Dear Candidates, During Election Season Here Is What Black People Want: Meaningful Engagementby Alicia Garza, founder of the Black Lives Matter Global Network, is the head of the Black Futures Lab. May 31, 2019
We long for the same things as everyone else, and yet few campaigns treat us as if our experiences matter.
During election season, I always cringe when I see candidates eating fried chicken next to a bottle of hot sauce in Harlem or taking staged photos with black leaders. These shallow symbolic gestures are not a substitute for meaningful engagement with black voters. And candidates should know that we see right through them.
Candidates and their campaigns are comfortable talking at black people, but few want to talk to us. This limits our ability to influence their decisions and policies. And it’s a bad strategy at a time when black people, black women in particular, form the base of the Democratic Party, are its most loyal voters and mobilize other people to go to the polls.
That’s why, in 2018, I started the Black Census Project, the results of which we are releasing on Tuesday. More than 31,000 black people from all 50 states participated in what we believe is the largest independent survey of black people ever conducted in the United States.
My organization and our partners trained more than 100 black organizers and worked with some 30 grass-roots organizations. We invested more than half a million dollars so that they could reach black people, who are often sidelined in traditional surveys and mainstream politics.
We set out to prove that black people are not a monolith— we are diverse and have a range of experiences. We talked with black people who live in cities and in rural areas; black people who were born in the United States and who migrated here; black people who identify as lesbian, gay and bisexual; black people who are transgender and gender-nonconforming; black people who are liberal and conservative; and black people who are currently and formerly incarcerated.
Question: “How much do you think politicians care about the following groups?” Ranked by most to least positive overall by percentage of respondents.
Source: Black Census Project; figures do not add up to 100 percent because about nine percent did not respond to each item listed here.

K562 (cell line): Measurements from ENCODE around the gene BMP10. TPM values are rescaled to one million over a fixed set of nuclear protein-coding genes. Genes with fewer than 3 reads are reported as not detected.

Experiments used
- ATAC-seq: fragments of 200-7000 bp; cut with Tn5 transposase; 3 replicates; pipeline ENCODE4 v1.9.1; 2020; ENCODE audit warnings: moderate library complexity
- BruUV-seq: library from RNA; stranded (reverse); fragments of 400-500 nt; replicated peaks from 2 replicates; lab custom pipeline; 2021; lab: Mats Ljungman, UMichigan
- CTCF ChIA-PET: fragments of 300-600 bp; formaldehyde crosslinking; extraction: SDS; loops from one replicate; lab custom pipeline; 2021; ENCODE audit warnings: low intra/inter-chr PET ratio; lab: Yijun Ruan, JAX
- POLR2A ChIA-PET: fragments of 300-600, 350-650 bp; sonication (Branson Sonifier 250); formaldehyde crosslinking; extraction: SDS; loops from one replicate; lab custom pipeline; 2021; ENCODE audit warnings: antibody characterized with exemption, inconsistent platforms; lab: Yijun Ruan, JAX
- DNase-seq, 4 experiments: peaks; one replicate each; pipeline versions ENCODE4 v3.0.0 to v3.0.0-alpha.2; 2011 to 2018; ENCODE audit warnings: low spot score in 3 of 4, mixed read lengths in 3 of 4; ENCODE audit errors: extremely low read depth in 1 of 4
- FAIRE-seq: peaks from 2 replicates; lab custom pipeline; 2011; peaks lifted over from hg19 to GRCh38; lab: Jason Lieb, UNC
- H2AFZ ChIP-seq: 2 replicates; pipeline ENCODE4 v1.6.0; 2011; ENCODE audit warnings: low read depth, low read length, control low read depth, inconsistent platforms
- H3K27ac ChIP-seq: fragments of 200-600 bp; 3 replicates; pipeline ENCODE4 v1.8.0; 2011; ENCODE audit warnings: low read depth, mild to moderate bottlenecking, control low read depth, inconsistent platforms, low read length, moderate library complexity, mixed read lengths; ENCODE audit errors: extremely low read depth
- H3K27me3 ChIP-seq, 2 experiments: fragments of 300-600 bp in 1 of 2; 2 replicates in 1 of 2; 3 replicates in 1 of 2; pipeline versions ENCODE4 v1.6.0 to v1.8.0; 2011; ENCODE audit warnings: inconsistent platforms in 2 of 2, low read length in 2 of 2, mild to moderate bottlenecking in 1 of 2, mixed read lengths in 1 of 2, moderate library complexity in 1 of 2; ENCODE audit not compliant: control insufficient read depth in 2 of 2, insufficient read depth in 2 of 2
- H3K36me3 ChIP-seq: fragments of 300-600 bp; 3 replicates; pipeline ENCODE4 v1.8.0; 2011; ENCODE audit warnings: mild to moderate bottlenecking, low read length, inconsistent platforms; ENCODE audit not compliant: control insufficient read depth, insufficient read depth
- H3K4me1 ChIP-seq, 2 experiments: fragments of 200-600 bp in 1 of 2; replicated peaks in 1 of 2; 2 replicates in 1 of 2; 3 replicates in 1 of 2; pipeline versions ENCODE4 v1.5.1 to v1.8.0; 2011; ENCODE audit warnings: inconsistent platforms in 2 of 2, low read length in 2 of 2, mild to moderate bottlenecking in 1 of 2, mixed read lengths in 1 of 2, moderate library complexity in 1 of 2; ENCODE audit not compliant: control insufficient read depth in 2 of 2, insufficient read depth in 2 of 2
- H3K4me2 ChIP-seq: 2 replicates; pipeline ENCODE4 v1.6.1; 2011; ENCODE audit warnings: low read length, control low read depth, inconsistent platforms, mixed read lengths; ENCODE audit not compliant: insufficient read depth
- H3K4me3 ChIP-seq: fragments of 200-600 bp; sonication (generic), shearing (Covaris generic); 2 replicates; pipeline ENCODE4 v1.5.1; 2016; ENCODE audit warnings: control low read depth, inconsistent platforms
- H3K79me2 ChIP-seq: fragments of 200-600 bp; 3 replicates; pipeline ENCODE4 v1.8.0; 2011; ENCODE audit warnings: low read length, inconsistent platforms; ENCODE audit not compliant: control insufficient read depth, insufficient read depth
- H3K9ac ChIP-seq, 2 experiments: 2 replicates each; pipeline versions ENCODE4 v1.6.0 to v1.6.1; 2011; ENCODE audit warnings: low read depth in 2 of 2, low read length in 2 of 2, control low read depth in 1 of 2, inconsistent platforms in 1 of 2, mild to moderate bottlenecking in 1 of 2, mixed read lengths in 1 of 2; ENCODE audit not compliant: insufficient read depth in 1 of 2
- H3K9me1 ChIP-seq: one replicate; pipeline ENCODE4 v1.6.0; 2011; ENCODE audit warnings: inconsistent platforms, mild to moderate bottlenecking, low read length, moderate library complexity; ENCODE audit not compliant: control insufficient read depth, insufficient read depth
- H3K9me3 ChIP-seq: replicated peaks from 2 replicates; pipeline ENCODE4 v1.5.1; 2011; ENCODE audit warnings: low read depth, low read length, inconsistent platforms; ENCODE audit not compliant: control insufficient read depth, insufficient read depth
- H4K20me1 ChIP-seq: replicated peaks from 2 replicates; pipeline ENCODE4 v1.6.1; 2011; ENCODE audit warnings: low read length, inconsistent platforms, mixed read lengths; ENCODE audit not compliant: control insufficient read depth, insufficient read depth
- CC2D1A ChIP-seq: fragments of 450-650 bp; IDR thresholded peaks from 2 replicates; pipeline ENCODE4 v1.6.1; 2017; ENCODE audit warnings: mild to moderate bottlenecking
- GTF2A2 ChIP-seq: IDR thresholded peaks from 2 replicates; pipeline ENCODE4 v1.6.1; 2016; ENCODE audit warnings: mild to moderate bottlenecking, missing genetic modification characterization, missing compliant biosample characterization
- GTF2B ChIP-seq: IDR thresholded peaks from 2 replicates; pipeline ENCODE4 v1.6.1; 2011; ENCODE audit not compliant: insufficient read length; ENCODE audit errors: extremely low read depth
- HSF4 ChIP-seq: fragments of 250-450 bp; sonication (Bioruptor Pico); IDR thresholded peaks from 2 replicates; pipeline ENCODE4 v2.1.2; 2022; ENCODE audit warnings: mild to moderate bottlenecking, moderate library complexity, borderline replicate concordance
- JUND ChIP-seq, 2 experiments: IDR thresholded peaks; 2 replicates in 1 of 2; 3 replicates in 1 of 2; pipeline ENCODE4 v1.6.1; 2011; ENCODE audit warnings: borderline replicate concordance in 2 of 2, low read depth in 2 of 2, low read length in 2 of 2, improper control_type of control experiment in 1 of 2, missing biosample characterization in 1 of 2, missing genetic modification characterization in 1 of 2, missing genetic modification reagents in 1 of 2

We predicted that there would be different responses among black people of various ages, locations and family structures, and there were. Not everyone is affected the same way by the issues we all face. The need for adequate health care, for example, takes on greater urgency among black people in Alabama, where Republican lawmakers are blocking Medicaid expansion.
But what surprised us the most was how few candidates treat us as if our differences and experiences matter. Here is what we found:
- The most common response among people who were politically engaged was that no politician or pollster has ever asked them what their lives were like. Fifty-two percent of respondents said that politicians do not care about black people, and one in three said they care only a little.
- Yet this doesn’t stifle our participation in politics.Nearly three in four respondents said they voted in the 2016 presidential election, and 40 percent reported helping to register voters, giving people a ride to the polls, donating money to a candidate or handing out campaign materials. Six in 10 women surveyed reported being electorally engaged. These responses debunk the myth that black communities don’t show up to vote — we do and we bring other people with us.
- Black communities, particularly black women, will be instrumental in deciding the next president. Nearly 60 percent of respondents were women, and nearly half lived in the South.
- We want the things that everybody deserves. Ninety percent of respondents, for example, say that it is a major problem that their wages are too low to support a family, and that figure jumps to 97 percent among those who are electorally engaged.
The most important issues for respondents were also the most important issues facing the rest of the country — low wages, lack of quality health care, substandard housing, rising college costs and different sets of rules for the wealthy and the poor. Of course, a majority of Americans face these difficulties. But black communities experience them more acutely